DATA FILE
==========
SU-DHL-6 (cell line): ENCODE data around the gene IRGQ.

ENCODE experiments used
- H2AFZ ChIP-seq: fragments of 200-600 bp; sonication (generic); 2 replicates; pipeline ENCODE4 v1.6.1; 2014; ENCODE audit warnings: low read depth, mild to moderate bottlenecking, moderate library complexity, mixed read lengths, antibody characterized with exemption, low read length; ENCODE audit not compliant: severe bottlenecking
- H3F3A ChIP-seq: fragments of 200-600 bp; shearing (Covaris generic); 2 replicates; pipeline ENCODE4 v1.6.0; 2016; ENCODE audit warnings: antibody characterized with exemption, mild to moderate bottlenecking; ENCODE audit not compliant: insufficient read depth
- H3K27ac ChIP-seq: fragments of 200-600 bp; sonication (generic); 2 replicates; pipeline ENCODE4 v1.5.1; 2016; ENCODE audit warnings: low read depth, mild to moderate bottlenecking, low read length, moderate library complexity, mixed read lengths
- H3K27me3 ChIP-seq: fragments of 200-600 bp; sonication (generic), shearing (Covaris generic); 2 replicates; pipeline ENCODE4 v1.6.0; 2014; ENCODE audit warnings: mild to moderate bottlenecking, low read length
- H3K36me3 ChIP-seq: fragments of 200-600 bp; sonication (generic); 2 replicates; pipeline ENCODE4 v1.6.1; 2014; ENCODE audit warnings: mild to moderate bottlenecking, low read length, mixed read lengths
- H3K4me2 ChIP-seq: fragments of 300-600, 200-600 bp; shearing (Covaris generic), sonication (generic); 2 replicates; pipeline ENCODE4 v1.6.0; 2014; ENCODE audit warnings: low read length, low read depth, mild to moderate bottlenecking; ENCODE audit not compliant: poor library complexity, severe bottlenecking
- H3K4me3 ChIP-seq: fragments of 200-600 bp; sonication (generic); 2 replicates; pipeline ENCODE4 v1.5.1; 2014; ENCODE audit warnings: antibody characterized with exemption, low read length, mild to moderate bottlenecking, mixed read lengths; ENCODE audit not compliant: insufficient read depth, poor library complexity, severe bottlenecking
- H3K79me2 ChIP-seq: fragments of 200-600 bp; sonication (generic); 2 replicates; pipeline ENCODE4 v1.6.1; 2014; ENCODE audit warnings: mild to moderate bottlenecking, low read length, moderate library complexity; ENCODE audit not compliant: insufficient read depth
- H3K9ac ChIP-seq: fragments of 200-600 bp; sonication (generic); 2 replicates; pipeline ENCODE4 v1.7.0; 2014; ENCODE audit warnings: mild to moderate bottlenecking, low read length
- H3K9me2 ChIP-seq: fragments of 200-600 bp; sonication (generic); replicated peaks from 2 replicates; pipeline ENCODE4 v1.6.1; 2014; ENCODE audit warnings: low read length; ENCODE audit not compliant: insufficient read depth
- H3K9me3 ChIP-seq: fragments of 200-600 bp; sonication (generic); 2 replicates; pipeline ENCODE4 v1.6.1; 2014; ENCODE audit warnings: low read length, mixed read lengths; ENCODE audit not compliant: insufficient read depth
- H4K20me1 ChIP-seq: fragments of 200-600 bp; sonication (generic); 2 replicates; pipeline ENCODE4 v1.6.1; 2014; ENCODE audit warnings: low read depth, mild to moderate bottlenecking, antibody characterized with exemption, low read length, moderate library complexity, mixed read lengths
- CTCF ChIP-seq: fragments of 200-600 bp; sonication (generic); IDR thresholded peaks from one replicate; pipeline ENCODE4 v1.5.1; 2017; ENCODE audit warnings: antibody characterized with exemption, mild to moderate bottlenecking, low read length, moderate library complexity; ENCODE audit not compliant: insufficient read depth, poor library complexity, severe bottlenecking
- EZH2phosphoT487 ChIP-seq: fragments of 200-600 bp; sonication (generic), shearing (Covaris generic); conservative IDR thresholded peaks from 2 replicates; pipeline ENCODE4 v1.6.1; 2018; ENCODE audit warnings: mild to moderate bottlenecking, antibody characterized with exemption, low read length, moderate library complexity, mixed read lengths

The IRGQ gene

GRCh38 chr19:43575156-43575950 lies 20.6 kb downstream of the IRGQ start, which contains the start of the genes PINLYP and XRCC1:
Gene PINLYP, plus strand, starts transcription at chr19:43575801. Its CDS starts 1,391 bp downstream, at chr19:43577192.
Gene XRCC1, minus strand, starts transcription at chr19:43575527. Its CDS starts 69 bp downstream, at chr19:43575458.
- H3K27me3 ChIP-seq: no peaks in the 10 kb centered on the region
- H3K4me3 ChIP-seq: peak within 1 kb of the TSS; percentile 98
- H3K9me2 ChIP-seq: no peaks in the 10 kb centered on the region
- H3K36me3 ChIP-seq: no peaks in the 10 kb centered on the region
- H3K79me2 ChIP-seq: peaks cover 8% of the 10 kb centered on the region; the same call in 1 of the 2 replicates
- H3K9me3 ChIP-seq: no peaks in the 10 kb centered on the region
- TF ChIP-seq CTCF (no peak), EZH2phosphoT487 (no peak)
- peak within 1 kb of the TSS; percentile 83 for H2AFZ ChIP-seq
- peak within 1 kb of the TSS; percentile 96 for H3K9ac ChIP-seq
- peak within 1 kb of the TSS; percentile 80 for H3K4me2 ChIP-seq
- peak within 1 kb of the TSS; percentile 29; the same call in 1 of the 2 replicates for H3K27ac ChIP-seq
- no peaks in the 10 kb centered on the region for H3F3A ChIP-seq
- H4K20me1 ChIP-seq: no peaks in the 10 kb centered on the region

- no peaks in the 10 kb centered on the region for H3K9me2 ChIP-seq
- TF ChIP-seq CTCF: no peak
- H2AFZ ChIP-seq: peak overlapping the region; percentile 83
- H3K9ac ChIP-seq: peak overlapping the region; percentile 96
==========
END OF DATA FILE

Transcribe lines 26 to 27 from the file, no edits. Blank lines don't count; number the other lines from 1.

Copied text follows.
- H3K9me3 ChIP-seq: no peaks in the 10 kb centered on the region
- TF ChIP-seq CTCF (no peak), EZH2phosphoT487 (no peak)